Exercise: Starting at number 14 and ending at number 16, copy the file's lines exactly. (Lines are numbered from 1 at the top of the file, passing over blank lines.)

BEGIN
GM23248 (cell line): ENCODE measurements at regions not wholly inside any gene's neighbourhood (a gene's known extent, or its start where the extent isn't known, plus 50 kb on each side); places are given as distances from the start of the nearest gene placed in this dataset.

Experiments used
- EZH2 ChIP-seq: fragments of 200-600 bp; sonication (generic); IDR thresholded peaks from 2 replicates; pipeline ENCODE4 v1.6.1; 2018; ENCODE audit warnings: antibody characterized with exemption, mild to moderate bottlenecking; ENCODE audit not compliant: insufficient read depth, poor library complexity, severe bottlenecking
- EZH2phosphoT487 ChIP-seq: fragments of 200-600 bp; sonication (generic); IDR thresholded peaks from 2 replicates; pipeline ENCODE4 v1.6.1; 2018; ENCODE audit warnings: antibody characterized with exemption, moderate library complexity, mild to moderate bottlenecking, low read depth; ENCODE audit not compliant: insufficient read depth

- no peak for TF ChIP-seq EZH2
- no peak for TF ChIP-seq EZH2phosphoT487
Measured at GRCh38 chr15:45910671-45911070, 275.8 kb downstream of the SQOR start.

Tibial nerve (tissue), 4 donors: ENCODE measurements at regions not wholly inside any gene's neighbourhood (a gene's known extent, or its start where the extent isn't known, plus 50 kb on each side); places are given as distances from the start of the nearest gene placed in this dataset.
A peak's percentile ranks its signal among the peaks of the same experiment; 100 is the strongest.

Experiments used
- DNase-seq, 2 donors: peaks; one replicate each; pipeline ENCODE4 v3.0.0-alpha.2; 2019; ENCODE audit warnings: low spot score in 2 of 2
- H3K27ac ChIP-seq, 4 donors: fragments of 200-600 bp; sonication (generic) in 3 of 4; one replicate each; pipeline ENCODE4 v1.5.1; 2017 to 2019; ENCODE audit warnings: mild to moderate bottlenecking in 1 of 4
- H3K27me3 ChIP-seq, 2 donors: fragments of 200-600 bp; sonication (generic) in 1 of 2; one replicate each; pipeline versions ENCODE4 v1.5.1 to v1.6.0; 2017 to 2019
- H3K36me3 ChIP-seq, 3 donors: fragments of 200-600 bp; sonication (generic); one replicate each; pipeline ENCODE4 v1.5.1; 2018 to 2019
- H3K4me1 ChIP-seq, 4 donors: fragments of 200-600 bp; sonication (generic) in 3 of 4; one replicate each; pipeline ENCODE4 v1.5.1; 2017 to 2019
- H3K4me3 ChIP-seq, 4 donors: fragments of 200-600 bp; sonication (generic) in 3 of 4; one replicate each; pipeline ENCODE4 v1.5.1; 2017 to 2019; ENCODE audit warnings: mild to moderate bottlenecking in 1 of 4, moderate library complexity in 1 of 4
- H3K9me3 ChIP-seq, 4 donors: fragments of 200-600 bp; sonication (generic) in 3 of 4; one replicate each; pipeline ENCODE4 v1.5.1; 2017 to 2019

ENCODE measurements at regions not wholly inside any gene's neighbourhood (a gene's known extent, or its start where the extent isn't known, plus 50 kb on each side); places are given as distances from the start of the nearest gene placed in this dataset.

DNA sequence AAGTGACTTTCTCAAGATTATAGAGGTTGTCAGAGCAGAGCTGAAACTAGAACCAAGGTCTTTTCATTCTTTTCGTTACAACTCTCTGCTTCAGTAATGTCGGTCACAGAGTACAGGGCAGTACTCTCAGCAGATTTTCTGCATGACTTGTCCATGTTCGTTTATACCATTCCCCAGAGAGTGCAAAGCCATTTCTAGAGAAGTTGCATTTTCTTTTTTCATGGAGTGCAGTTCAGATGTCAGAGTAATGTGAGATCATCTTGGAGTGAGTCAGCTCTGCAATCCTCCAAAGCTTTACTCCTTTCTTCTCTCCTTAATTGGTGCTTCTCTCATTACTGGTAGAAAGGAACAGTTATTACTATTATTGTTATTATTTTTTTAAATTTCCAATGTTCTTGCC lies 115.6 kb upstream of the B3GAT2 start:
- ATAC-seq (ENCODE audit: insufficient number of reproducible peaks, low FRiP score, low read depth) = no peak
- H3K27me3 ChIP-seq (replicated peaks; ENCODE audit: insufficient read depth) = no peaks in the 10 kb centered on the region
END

- H3K36me3 ChIP-seq, 3 donors: fragments of 200-600 bp; sonication (generic); one replicate each; pipeline ENCODE4 v1.5.1; 2018 to 2019
- H3K4me1 ChIP-seq, 4 donors: fragments of 200-600 bp; sonication (generic) in 3 of 4; one replicate each; pipeline ENCODE4 v1.5.1; 2017 to 2019
- H3K4me3 ChIP-seq, 4 donors: fragments of 200-600 bp; sonication (generic) in 3 of 4; one replicate each; pipeline ENCODE4 v1.5.1; 2017 to 2019; ENCODE audit warnings: mild to moderate bottlenecking in 1 of 4, moderate library complexity in 1 of 4